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  • FIRST POST
    • Colin6644
    • By Colin6644 13th Jun 18, 8:40 AM
    • 5Posts
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    Colin6644
    Credit Limits - or not..?
    • #1
    • 13th Jun 18, 8:40 AM
    Credit Limits - or not..? 13th Jun 18 at 8:40 AM
    If my credit card limit is exceeded in a shop purchase, my card is firmly 'Declined'. Quite right too.
    However, I recently made an online purchase by mistake that was approved even though it exceeded my limit by several hundred pounds. This caused all sorts of problems. Lloyds told me that it is up to the merchant to decide whether to take the money from the account, and it it does not need their approval. Any thoughts on this anomaly? Thanks!
Page 1
    • zx81
    • By zx81 13th Jun 18, 8:45 AM
    • 18,672 Posts
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    zx81
    • #2
    • 13th Jun 18, 8:45 AM
    • #2
    • 13th Jun 18, 8:45 AM
    It depends on the overlimit rules of the card issuer, as well as online/offline transactions. Nothing to do with the merchant.

    It's possible to go overlimit on any card.
    • shortcrust
    • By shortcrust 13th Jun 18, 8:48 AM
    • 2,109 Posts
    • 3,225 Thanks
    shortcrust
    • #3
    • 13th Jun 18, 8:48 AM
    • #3
    • 13th Jun 18, 8:48 AM
    If my credit card limit is exceeded in a shop purchase, my card is firmly 'Declined'. Quite right too.
    However, I recently made an online purchase by mistake that was approved even though it exceeded my limit by several hundred pounds. This caused all sorts of problems. Lloyds told me that it is up to the merchant to decide whether to take the money from the account, and it it does not need their approval. Any thoughts on this anomaly? Thanks!
    Originally posted by Colin6644
    The bit in bold is obviously not true. It's ultimately up to the bank, although they may not require authorisations for all transactions.

    Banks and card providers will often let you exceed your credit limit or overdraft limit, whether paying online or over the internet. I've been glad of it a couple of times in emergencies.
    • Colin6644
    • By Colin6644 13th Jun 18, 1:56 PM
    • 5 Posts
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    Colin6644
    • #4
    • 13th Jun 18, 1:56 PM
    • #4
    • 13th Jun 18, 1:56 PM
    Thanks for responding. What you are saying is the opposite of my experience. Do you have any evidence of the rules on this topic? Are there any?
    • Colin6644
    • By Colin6644 13th Jun 18, 1:58 PM
    • 5 Posts
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    Colin6644
    • #5
    • 13th Jun 18, 1:58 PM
    • #5
    • 13th Jun 18, 1:58 PM
    Thanks for responding. How can it be 'obviously not true' when this is what I experienced? You seem very confident. Where are the rules on this?
    • zx81
    • By zx81 13th Jun 18, 1:58 PM
    • 18,672 Posts
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    zx81
    • #6
    • 13th Jun 18, 1:58 PM
    • #6
    • 13th Jun 18, 1:58 PM
    Plenty of evidence from people who complain they were allowed to go overlimit.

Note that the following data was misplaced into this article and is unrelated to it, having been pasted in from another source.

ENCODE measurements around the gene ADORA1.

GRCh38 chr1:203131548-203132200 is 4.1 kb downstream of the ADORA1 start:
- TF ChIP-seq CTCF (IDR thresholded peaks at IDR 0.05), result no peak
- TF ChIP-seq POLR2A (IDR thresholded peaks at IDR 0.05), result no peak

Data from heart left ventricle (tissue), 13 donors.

None of the lenders I'm aware of have a hard stop at the credit limit. No one wants to be blamed for leaving someone stranded at a petrol station at 2 in the morning.

    And of course offline payments are self explanatory.
    • zx81
    • By zx81 13th Jun 18, 2:01 PM
    • 18,672 Posts
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    zx81
    • #7
    • 13th Jun 18, 2:01 PM
    • #7
    • 13th Jun 18, 2:01 PM
    Thanks for responding. How can it be 'obviously not true' when this is what I experienced? You seem very confident. Where are the rules on this?
    Originally posted by Colin6644
    It's obviously not true because the merchant doesn't make that decision.

    That's not what you experienced - that's what you were told you experienced.
    • Colin6644
    • By Colin6644 13th Jun 18, 2:23 PM
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    Colin6644
    • #8
    • 13th Jun 18, 2:23 PM
    • #8
    • 13th Jun 18, 2:23 PM
    It's obviously not true because the merchant doesn't make that decision.

    That's not what you experienced - that's what you were told you experienced.
    Originally posted by zx81
    Are you trying to be helpful? It's not working.
    • BoGoF
    • By BoGoF 13th Jun 18, 2:25 PM
    • 3,490 Posts
    • 2,813 Thanks
    BoGoF
    • #9
    • 13th Jun 18, 2:25 PM
    • #9
    • 13th Jun 18, 2:25 PM
    Not helpful as in not what you want to hear?
    • Colin6644
    • By Colin6644 13th Jun 18, 2:29 PM
    • 5 Posts
    • 0 Thanks
    Colin6644
    Plenty of evidence from people who complain they were allowed to go overlimit.

    None of the lenders I'm aware of have a hard stop at the credit limit. No one wants to be blamed for leaving someone stranded at a petrol station at 2 in the morning.

    And of course offline payments are self explanatory.
    Originally posted by zx81
    Wrong. I have been declined for a few pounds potentially overlimit in a supermarket.

    What do you mean: 'offline payments are self-explanatory'? Not helpful.
    • zx81
    • By zx81 13th Jun 18, 2:32 PM
    • 18,672 Posts
    • 19,936 Thanks
    zx81
    What do you mean: 'offline payments are self-explanatory'? Not helpful.
    Originally posted by Colin6644
    It's helpful. But you're going to put in a little effort into understanding. I can't do all the work here.

    If the payments are offline, it can't be checked against the credit limit. Therefore it will be approved.
    • Ben8282
    • By Ben8282 14th Jun 18, 4:49 AM
    • 2,409 Posts
    • 1,107 Thanks
    Ben8282
    What do you mean when you say that you recently made an online purchase 'by mistake'.
    Do you mean that the purchase was a mistake or that you used the Lloyds credit card by mistake?
    What you were told by Lloyds is obviously not true in the sense that you have implied. While of course it is up to the merchant if they take the money or not in the sense that if the merchant was for some reason to decide not to bother to submit the transaction and take their money they are under no obligation to do so, it is not relevant here.